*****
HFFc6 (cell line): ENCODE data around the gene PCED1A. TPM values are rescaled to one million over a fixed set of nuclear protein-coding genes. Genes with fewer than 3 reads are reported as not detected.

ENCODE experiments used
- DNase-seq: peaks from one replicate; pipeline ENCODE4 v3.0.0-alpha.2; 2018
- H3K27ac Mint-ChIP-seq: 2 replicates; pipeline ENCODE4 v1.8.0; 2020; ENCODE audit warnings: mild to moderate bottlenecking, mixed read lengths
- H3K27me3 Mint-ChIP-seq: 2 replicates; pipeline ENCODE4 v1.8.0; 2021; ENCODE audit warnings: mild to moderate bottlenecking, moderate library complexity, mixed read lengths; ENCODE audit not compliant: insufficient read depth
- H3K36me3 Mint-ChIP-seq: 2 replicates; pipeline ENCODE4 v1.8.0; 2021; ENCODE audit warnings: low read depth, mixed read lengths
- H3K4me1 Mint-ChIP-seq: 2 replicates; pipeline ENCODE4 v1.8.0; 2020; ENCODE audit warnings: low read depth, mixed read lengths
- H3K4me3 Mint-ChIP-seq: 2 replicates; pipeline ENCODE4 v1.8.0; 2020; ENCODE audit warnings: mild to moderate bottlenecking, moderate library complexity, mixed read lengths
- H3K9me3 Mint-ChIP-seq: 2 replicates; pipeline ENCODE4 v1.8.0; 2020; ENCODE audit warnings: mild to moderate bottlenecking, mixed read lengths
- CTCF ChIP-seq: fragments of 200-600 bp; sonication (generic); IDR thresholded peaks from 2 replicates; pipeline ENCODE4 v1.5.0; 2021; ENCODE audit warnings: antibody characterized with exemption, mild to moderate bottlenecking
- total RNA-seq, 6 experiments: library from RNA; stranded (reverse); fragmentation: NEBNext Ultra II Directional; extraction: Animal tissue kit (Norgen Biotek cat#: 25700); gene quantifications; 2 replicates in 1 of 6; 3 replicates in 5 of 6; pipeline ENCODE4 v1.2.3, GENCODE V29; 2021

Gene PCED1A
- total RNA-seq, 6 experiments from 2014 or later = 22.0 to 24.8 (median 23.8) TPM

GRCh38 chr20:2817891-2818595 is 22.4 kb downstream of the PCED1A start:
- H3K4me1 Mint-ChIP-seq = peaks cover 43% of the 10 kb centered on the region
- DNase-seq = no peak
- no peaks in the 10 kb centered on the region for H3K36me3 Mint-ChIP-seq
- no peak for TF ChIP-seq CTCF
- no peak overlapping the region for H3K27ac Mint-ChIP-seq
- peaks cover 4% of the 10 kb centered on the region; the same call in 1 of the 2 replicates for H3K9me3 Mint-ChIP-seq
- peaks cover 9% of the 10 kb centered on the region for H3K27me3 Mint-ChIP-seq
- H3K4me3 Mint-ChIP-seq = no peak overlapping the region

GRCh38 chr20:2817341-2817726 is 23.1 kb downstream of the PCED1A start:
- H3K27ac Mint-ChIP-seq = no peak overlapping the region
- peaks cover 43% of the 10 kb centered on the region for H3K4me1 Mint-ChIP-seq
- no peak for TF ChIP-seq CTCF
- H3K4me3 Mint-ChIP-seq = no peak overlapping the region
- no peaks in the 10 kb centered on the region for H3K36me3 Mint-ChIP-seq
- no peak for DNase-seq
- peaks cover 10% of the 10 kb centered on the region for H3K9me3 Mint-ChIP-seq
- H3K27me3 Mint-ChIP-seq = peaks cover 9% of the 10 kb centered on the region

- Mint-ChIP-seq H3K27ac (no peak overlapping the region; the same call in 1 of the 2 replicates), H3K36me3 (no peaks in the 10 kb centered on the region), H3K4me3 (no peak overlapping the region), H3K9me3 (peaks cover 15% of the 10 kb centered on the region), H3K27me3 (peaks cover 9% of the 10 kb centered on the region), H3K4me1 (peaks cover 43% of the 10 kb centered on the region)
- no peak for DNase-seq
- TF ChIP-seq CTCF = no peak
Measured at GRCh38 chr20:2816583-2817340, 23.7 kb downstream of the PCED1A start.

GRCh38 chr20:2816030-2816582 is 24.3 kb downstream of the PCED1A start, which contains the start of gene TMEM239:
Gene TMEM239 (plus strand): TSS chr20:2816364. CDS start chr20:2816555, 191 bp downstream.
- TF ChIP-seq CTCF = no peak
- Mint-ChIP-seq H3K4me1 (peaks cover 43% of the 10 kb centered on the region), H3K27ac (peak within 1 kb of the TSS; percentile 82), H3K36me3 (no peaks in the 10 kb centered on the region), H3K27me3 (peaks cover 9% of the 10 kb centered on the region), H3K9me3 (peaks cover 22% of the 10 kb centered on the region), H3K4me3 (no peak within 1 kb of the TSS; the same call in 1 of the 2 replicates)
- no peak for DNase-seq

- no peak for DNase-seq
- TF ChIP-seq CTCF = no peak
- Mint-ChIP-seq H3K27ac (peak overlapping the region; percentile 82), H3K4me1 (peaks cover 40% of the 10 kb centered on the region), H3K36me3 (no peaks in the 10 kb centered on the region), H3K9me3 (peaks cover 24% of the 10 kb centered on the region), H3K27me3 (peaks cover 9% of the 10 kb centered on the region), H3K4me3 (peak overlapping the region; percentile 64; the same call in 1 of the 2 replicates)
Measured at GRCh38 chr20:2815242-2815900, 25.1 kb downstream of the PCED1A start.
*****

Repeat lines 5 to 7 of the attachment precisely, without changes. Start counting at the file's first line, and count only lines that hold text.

- H3K27me3 Mint-ChIP-seq: 2 replicates; pipeline ENCODE4 v1.8.0; 2021; ENCODE audit warnings: mild to moderate bottlenecking, moderate library complexity, mixed read lengths; ENCODE audit not compliant: insufficient read depth
- H3K36me3 Mint-ChIP-seq: 2 replicates; pipeline ENCODE4 v1.8.0; 2021; ENCODE audit warnings: low read depth, mixed read lengths
- H3K4me1 Mint-ChIP-seq: 2 replicates; pipeline ENCODE4 v1.8.0; 2020; ENCODE audit warnings: low read depth, mixed read lengths